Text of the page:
Guidelines for Optimizing Searches


Topic Last Modified: 2005-05-06

This topic provides information you can use to increase the efficiency of searches while minimizing the performance cost of those searches. It describes how search folders affect the operation of the server running Exchange Server 2003 where they reside, how you can reduce the number of search folders created, and the circumstances in which you might want to change the default limits controlling search folders.

Search folders can affect the performance of an Exchange Server 2003 mailbox or public folder server in two major ways: they can increase the processing load on the server, and they can increase the size of the transaction logs on the server (sometimes drastically).

Creating a search folder incurs a certain processing cost on the Exchange server. In addition, Exchange Server 2003 treats this operation as a transaction that must be logged. Every time that Exchange Server 2003 processes a new search request, the transaction log files increase in size. One of the simplest ways to control this increase is to reuse existing search requests whenever possible.

After a search folder has been created, Exchange Server 2003 maintains it and updates it when the target folder (the folder that was searched) changes. If a message is added to, deleted from, or modified in the target folder, Exchange Server 2003 updates the search folder accordingly. Such updates increase the processing load associated with each affected search folder, and each such update is logged in the transaction logs. Therefore, searching folders that are frequently modified can affect the performance of a server much more than searching folders that are largely static and unchanging.

If a user posts a message with a large attached file to a target folder, the amount of data added to the transaction log files varies depending on the size of the attachment.

Searches that use the read or unread state of a message as a search condition also have a special performance impact. If you search a public folder that tracks per-user read and unread information, the search produces not one search folder but a search folder for each user that is associated with messages in the target folder. Each of these search folders has a corresponding impact on performance and on the transaction logs. In addition, referencing an unread item in such a folder changes its state to read. Exchange Server 2003 considers this to be a folder update, and it updates the related search folders accordingly.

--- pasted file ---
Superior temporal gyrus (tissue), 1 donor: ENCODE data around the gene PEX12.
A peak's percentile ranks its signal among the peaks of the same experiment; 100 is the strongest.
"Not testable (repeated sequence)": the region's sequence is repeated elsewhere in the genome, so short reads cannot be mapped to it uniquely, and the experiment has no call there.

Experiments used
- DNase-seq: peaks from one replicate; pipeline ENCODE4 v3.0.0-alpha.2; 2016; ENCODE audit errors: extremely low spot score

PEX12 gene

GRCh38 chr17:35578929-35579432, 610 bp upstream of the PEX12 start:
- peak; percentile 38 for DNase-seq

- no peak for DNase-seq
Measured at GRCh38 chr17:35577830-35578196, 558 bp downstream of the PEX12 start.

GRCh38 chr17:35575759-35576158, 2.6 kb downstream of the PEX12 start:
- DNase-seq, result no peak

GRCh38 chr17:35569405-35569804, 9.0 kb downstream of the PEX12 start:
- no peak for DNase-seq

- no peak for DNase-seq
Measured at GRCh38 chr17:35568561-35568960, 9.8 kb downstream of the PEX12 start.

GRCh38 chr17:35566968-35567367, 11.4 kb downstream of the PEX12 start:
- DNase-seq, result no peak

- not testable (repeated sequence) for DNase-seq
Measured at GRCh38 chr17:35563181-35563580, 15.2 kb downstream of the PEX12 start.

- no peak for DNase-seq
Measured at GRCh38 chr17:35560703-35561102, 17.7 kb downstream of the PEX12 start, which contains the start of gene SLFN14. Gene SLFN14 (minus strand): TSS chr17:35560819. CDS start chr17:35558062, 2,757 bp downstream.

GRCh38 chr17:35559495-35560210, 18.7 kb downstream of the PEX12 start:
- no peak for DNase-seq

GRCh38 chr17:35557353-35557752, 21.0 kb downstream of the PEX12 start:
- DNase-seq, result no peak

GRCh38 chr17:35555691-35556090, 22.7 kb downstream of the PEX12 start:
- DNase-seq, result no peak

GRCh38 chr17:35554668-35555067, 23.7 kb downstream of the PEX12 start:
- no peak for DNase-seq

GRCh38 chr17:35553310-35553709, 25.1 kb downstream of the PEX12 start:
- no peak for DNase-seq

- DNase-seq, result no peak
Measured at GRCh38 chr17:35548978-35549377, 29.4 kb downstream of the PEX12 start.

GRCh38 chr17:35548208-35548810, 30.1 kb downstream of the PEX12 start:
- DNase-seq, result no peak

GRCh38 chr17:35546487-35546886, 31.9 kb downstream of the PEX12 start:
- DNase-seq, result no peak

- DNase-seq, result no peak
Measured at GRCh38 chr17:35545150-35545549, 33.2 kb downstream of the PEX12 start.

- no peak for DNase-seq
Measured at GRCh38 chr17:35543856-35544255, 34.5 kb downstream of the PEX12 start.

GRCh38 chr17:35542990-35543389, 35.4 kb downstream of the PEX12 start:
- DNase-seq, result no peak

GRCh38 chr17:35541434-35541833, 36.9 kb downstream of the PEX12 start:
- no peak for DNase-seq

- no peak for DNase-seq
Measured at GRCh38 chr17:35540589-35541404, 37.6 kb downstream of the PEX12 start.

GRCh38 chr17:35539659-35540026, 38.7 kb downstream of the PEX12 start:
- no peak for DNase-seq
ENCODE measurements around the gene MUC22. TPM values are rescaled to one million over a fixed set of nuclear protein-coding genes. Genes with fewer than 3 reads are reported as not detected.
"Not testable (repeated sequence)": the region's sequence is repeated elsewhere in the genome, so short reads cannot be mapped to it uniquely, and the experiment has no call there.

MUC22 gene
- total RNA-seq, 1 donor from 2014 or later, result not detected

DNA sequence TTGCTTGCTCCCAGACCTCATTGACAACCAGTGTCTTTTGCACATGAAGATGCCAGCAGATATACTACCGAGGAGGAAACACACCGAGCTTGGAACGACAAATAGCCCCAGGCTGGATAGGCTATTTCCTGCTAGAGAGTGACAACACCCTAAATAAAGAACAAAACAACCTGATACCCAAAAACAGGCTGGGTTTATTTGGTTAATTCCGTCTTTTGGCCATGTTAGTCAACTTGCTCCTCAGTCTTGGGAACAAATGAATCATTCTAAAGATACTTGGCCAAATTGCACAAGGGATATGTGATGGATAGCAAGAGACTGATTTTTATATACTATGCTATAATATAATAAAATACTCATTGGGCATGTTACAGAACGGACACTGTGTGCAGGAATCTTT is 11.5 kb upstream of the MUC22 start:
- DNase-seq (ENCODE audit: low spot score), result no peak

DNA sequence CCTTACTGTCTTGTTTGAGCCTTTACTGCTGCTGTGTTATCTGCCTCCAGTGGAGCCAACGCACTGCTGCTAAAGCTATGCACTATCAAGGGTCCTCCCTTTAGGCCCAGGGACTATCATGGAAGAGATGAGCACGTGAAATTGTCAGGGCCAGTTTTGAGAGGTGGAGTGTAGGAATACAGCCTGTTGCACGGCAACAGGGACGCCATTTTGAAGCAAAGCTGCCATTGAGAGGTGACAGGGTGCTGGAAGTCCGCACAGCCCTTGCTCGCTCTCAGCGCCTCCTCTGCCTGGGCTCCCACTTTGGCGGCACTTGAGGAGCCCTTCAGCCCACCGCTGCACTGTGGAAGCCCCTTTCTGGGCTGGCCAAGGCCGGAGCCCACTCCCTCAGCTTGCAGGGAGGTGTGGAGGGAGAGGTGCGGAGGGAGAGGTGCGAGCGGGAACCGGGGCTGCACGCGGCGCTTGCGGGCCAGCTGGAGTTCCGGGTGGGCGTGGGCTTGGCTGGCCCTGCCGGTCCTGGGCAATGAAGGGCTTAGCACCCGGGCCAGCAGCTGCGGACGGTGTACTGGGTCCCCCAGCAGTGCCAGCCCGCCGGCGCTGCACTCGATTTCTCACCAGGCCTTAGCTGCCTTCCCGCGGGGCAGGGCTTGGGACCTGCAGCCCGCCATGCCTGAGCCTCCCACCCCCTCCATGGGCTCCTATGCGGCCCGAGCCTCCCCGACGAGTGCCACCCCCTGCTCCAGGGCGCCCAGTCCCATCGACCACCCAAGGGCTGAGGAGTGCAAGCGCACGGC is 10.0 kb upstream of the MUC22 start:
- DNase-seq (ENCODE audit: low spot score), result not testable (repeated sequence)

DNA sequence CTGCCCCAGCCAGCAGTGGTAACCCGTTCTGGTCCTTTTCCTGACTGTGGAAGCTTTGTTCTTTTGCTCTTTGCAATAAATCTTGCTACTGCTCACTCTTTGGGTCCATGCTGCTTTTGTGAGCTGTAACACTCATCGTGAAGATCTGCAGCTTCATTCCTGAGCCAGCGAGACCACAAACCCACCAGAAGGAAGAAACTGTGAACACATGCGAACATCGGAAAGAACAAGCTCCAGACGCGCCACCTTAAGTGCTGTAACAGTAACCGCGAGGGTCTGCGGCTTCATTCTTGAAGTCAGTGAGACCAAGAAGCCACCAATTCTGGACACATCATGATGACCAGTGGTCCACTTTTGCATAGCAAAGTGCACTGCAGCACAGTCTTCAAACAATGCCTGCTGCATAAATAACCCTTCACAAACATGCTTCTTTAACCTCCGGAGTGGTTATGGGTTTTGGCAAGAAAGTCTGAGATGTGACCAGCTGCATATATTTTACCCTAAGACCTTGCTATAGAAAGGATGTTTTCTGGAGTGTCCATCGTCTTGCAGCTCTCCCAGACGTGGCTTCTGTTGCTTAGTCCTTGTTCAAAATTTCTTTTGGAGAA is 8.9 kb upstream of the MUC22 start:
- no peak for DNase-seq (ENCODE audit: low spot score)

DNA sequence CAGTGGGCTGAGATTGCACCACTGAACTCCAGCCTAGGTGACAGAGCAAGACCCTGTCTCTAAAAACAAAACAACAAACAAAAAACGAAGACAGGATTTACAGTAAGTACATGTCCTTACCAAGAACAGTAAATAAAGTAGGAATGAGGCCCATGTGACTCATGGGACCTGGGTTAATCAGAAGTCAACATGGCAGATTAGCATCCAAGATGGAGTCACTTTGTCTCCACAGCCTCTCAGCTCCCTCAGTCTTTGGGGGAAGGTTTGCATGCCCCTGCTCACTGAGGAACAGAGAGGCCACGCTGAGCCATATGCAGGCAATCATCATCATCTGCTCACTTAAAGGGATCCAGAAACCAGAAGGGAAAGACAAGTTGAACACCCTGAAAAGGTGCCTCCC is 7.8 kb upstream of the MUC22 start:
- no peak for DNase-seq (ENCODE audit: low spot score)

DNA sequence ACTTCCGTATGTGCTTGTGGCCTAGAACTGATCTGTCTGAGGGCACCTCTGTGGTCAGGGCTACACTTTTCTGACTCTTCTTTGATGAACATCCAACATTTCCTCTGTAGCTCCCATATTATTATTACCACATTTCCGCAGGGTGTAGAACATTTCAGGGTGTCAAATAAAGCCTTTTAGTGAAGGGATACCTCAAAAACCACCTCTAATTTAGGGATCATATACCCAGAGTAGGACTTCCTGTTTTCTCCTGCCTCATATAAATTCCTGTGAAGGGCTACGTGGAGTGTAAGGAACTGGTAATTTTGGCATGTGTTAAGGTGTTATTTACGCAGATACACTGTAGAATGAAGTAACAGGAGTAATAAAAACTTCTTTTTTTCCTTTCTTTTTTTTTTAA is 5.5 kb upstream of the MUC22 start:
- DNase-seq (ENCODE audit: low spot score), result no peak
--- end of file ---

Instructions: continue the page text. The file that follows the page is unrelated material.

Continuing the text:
The number of users connected to a search folder at any one time can also increase the load on the Exchange server, causing a noticeable increase in response time.

Each unique search request creates its own search folder. The query processor considers two searches to be the same if their result sets and the search expressions are identical. If a new search is identical to a previous search for which a search folder exists, the query processor can reuse the existing search folder rather than create a new one.

If many of your users run the same search repeatedly, or if you run many similar searches, use identical search expressions as much as possible. Reducing the number of search expressions reduces the load on the server and reduces the number of search folders created.

Exchange Server 2003 limits the number of search folders that can be maintained for a single target folder, and it limits the time that those search folders are retained after they are last used. By default, the maximum number of search folders is 11, and the maximum retention time is 8 days. You can change these default values at the store level using the msExchMaxCachedViews and msExchAgingKeepTime attributes. You can also use the attribute of a folder to limit the number of search folders for a specific target folder.

Each different search request creates a different search folder, and the number of simultaneous search folders for a specific target folder is limited. If your users or custom applications use many different types of search requests (instead of repeatedly issuing the same search request), increasing the maximum number of search folders increases the search efficiency. However, there is a significant disadvantage to this approach. Increasing the number of search folders also increases the time that it takes to update those folders, and increases the processing cost of each search as Exchange Server 2003 checks to see if a search can reuse an existing folder. Therefore, increasing the number of search folders is generally only practical when you are using a limited selection of search requests on folders that are largely static (updates are rare).

Generally, you should minimize the number of different types of search requests whenever possible, and also minimize the number of search folders.

Although you can change the default values, you should not change them unless you test the changes thoroughly. Use a test topology to simulate the load that you anticipate, and make sure that the changes do not adversely affect your system.

For detailed steps about how to change the maximum number of search folders per target folder for a store, see How to Change the Maximum Number of Search Folders per Target Folder for a Store.

For detailed steps about how to change the length of time that Exchange Server 2003 retains search folders for a store, see How to Change the Length of Time That Exchange Server 2003 Retains Search Folders for a Store.


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